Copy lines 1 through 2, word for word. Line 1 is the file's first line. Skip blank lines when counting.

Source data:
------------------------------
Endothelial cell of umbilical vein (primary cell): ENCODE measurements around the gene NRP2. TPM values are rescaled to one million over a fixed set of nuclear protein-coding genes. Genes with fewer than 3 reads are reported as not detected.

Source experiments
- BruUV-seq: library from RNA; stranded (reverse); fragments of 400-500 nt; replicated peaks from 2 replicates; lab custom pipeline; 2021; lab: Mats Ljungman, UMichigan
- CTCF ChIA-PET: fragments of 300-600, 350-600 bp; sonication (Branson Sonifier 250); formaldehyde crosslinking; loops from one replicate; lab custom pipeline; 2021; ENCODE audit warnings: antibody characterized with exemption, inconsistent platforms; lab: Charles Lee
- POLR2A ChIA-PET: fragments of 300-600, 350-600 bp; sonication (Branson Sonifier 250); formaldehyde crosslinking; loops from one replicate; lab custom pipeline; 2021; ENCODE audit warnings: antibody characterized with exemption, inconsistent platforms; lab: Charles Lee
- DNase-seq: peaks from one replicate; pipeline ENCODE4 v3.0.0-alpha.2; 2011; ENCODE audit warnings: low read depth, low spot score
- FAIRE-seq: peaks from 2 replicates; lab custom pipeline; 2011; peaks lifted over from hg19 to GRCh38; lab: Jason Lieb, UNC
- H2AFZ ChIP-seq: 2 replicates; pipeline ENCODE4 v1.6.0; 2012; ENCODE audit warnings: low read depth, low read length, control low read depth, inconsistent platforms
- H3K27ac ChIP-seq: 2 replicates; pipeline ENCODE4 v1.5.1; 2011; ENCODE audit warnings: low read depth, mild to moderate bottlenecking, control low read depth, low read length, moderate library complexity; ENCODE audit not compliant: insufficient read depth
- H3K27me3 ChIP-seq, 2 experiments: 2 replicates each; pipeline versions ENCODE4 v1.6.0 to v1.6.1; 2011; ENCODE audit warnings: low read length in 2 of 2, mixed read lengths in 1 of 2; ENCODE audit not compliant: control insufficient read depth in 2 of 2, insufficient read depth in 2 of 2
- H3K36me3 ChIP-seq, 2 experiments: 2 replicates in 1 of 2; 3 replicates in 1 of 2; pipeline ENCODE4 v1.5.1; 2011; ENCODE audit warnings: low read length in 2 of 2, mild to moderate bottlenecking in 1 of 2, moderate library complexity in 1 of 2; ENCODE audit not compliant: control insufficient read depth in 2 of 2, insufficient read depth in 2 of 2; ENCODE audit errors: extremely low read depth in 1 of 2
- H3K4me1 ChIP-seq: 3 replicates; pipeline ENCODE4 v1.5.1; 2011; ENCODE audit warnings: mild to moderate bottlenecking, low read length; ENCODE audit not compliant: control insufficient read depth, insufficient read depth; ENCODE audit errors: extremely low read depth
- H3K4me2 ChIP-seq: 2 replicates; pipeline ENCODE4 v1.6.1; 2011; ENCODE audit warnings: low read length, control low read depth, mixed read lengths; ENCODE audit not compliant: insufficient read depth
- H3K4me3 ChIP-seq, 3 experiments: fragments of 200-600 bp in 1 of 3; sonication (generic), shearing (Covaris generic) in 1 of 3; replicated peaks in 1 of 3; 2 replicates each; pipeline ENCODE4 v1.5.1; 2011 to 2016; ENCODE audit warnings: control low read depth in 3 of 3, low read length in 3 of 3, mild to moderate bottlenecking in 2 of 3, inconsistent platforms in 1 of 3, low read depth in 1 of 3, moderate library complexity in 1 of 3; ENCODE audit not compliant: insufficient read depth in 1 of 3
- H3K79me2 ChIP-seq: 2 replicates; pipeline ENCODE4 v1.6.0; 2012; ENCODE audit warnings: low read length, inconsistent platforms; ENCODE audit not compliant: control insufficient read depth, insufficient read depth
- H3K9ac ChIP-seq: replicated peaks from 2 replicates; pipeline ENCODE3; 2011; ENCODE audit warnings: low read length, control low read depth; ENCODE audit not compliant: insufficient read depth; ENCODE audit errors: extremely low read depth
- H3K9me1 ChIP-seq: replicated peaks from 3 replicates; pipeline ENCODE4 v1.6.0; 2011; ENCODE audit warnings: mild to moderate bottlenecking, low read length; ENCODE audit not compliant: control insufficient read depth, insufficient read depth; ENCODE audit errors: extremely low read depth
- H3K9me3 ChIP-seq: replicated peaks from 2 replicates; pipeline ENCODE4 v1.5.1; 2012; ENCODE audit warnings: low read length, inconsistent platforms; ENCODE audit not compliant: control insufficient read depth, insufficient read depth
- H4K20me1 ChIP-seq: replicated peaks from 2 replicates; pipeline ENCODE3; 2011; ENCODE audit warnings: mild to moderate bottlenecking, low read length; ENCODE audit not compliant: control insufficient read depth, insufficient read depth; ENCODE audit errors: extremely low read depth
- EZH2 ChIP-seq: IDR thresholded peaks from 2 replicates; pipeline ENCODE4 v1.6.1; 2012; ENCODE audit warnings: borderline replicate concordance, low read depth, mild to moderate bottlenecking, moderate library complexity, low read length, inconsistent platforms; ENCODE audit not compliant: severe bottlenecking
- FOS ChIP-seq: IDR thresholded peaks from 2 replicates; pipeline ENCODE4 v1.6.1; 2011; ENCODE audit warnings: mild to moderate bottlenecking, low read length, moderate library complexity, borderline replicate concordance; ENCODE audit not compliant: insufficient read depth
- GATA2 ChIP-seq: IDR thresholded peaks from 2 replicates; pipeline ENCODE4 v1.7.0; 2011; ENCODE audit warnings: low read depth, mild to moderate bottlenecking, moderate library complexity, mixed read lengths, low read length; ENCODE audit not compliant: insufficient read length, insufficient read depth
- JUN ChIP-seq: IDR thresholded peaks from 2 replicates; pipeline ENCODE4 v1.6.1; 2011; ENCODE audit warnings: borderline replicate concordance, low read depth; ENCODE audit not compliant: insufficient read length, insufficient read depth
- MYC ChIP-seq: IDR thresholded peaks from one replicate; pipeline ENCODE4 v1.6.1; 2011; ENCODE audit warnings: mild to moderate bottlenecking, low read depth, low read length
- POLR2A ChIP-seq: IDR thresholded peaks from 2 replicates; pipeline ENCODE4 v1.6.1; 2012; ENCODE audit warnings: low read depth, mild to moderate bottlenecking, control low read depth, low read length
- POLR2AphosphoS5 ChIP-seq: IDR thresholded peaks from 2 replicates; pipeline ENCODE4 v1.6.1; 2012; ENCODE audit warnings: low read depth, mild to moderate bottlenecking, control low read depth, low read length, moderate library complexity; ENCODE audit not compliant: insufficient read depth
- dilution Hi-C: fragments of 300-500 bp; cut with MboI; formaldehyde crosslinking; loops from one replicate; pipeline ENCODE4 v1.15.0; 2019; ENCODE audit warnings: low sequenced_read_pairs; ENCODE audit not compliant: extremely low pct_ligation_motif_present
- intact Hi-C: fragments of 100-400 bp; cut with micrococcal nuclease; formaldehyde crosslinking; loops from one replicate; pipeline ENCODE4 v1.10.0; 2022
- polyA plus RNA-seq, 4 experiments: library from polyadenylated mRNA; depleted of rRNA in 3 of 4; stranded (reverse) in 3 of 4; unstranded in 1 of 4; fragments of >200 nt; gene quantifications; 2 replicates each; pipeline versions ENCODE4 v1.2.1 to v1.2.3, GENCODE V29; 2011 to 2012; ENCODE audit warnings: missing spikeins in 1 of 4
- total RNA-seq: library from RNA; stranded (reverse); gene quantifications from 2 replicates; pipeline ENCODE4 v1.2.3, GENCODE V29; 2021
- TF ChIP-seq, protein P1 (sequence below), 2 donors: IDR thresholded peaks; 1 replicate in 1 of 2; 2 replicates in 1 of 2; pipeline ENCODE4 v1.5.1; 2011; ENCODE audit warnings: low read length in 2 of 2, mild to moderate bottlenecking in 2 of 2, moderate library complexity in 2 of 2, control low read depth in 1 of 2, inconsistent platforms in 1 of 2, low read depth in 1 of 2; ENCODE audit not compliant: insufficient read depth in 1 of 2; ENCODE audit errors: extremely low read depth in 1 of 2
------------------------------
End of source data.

Endothelial cell of umbilical vein (primary cell): ENCODE measurements around the gene NRP2. TPM values are rescaled to one million over a fixed set of nuclear protein-coding genes. Genes with fewer than 3 reads are reported as not detected.

Source experiments